Identity systems are an example. They are sufficiently complex that to adequately model and differentiate different systems, three 'axes' seems the bare minimum (4 would be better but ...)
These three seem useful:
Axis 1 - Control Mechanimsms - whether the system enables the user with direct (in the flow) or indirect control (through defined policies enforced by a trusted 3rd party) over the release of their identity.
Axis 2 - Relationships - the nature of the relationship (e.g. trust, legal, etc) between the entity releasing some piece of identity and the entity consuming it. DIfferent systems assume different degrees of coupling.
Axis 3 - Identity - the nature of the identity being shared, e.g. is it an identifier for a subject or other less discriminating attributes.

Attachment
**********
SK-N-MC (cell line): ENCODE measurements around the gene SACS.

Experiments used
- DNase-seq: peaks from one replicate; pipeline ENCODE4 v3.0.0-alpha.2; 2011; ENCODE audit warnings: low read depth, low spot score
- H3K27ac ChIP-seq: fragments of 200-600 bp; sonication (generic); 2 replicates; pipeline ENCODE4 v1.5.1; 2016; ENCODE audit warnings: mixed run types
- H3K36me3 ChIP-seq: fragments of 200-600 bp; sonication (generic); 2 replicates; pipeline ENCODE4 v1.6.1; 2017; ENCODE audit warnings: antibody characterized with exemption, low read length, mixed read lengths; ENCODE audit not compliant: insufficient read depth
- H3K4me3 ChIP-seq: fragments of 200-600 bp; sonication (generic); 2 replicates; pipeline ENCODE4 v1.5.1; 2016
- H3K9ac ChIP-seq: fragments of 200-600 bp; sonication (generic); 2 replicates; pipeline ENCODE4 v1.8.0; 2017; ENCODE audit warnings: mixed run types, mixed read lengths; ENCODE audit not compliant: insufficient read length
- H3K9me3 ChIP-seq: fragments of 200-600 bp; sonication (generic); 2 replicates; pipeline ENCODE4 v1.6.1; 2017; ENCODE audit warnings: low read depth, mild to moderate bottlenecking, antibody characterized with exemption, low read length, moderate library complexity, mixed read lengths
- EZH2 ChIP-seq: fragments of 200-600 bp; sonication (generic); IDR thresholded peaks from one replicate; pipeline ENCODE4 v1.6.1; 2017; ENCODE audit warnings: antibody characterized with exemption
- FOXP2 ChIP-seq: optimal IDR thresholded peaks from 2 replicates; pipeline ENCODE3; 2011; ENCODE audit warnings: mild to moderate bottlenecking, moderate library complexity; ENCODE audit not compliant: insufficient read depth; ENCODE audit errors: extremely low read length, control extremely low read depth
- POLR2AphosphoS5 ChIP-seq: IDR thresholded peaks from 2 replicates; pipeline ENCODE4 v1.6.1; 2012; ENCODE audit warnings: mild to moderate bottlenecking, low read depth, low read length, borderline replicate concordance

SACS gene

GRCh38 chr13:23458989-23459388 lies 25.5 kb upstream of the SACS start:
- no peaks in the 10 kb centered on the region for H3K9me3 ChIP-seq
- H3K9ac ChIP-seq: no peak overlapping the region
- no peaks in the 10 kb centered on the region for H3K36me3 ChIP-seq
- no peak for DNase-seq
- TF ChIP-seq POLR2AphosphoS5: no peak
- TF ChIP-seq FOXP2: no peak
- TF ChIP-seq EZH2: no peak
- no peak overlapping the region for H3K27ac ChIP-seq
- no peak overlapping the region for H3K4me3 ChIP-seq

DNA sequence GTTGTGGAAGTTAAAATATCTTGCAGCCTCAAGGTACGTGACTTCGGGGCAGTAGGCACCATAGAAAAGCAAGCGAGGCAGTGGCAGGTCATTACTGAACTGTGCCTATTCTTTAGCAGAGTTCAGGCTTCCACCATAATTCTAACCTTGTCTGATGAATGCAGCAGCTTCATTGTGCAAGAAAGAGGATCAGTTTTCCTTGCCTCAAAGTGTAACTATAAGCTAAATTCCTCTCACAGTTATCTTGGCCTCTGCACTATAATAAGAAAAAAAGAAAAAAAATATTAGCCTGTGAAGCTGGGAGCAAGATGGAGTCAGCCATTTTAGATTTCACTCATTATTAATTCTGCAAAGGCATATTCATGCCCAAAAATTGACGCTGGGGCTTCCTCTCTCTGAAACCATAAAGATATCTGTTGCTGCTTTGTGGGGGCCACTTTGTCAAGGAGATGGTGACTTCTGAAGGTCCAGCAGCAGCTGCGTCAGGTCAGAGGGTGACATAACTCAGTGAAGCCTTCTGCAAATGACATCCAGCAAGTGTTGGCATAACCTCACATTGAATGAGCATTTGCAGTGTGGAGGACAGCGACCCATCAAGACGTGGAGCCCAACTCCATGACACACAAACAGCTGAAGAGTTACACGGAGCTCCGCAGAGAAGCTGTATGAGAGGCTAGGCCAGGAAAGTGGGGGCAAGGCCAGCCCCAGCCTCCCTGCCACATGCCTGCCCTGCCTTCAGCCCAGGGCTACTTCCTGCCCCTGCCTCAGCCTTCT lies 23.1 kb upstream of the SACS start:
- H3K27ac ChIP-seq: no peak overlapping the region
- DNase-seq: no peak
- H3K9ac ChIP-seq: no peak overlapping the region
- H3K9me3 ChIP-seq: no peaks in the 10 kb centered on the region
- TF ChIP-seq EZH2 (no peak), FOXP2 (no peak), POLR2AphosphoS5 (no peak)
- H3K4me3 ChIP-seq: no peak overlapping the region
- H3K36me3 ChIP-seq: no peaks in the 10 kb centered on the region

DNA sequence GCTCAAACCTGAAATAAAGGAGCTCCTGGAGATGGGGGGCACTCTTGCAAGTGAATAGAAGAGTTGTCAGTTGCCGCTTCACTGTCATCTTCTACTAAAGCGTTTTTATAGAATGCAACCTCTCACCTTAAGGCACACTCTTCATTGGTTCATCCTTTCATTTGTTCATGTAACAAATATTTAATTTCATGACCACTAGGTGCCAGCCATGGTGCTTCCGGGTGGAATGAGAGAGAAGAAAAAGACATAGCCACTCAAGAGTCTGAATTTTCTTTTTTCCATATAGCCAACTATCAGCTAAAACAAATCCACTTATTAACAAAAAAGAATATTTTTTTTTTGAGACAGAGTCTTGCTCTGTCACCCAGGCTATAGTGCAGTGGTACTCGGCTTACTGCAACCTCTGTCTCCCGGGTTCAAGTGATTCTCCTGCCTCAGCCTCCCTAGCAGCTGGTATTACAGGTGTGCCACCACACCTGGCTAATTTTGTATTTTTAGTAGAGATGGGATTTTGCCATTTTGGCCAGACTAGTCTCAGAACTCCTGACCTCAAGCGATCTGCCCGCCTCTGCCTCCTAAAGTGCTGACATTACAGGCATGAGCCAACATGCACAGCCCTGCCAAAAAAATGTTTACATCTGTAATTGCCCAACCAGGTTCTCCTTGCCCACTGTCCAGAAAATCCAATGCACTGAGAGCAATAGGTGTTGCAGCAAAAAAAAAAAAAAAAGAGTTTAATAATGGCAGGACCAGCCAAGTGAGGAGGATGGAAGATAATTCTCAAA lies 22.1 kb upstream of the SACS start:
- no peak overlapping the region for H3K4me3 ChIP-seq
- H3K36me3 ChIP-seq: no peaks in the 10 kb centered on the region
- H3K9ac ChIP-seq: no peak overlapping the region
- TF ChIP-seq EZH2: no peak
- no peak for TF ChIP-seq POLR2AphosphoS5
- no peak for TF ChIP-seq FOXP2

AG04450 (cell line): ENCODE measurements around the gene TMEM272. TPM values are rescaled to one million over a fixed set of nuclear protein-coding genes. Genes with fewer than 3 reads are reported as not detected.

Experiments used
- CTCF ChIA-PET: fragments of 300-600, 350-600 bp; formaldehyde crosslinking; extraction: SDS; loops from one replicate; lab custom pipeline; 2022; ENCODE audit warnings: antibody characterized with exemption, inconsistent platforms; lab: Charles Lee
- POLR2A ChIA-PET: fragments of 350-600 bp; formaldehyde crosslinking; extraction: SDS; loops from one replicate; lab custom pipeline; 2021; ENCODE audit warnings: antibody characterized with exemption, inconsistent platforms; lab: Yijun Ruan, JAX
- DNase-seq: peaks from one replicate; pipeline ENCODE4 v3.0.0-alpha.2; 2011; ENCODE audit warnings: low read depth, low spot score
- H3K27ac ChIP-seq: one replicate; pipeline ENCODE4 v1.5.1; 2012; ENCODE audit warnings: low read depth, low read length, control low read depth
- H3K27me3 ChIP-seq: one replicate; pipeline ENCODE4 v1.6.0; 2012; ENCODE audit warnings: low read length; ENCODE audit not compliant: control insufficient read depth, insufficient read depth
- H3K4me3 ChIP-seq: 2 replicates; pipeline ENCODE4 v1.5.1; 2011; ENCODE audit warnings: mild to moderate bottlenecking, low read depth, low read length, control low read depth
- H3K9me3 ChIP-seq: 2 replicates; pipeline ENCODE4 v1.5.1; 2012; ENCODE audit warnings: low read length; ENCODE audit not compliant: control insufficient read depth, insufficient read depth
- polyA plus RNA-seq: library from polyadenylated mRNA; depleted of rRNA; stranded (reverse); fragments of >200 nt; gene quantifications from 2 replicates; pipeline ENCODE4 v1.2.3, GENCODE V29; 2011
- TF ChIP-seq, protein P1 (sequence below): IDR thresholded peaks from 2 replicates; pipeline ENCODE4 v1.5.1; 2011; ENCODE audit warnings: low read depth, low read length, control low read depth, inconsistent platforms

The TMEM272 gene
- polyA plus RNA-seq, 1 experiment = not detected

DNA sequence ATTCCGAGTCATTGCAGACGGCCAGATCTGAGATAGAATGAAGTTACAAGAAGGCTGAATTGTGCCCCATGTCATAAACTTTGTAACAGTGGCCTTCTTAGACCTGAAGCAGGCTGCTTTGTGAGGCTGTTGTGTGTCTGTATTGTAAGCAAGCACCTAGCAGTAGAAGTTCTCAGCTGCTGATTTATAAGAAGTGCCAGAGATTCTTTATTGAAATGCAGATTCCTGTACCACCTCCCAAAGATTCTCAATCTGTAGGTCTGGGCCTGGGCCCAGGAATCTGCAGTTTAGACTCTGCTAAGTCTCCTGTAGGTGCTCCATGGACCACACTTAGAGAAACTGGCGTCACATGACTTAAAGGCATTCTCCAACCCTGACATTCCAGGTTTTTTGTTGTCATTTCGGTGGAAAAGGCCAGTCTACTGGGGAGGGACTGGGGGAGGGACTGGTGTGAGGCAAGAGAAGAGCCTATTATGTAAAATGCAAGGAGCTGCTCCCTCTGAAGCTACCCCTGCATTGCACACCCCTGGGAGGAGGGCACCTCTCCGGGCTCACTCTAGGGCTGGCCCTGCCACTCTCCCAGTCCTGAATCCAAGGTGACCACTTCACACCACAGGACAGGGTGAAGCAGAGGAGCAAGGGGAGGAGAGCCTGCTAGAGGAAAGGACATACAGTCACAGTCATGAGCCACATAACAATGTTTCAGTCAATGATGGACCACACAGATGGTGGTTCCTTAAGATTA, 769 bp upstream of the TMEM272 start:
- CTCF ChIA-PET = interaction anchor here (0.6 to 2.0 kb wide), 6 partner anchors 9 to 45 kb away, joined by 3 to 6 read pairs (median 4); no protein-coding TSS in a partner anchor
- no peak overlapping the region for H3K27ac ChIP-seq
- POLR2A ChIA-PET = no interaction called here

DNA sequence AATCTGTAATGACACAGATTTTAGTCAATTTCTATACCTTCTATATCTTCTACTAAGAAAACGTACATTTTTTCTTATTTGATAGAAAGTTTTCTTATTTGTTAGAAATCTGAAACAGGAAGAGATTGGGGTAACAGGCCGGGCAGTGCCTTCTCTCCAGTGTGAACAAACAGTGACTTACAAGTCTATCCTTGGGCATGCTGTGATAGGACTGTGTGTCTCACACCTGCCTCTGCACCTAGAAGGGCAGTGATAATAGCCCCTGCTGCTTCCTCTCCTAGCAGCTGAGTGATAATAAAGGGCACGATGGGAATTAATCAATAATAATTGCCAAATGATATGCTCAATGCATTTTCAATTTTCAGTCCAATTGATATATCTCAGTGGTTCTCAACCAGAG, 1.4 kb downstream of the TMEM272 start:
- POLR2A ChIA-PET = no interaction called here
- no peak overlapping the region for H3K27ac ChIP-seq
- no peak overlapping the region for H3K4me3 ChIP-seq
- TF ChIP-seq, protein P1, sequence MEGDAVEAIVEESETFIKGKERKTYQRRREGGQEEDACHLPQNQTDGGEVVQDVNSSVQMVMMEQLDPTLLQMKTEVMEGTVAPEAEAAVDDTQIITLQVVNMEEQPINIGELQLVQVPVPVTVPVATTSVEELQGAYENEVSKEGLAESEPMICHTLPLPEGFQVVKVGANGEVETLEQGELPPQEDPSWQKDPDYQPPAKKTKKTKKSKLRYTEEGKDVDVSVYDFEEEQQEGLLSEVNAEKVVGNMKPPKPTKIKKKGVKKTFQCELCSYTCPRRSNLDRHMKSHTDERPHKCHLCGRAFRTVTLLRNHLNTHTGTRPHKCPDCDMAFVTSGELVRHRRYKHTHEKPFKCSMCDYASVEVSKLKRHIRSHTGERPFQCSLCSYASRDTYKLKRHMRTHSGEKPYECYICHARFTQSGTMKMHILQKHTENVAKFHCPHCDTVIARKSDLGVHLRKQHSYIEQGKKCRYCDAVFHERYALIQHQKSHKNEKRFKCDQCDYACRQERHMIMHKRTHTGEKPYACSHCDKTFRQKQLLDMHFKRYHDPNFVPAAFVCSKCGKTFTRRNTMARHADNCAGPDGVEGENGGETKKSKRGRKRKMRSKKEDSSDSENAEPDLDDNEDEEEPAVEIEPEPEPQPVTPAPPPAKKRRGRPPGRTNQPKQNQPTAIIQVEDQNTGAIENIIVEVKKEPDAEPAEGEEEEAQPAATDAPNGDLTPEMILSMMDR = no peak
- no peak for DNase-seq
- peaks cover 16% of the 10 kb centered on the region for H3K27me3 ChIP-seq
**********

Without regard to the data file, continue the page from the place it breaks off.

Different identity systems can be plotted against these co-ordinates. As an example, SAML's Web SSO Profile, when using persistent name identifiers and the HTTP Form POST Binding, can be characterized as:
- having the identity flow through the user-agent, and thereby enable direct user-control over its release
- typically sharing an identifier for the subject and not extra attributes (although possible)
- a symmetric relationship between Identity and Service Provider (the IDP 'knows' the SP as well as the opposite)
Others to follow.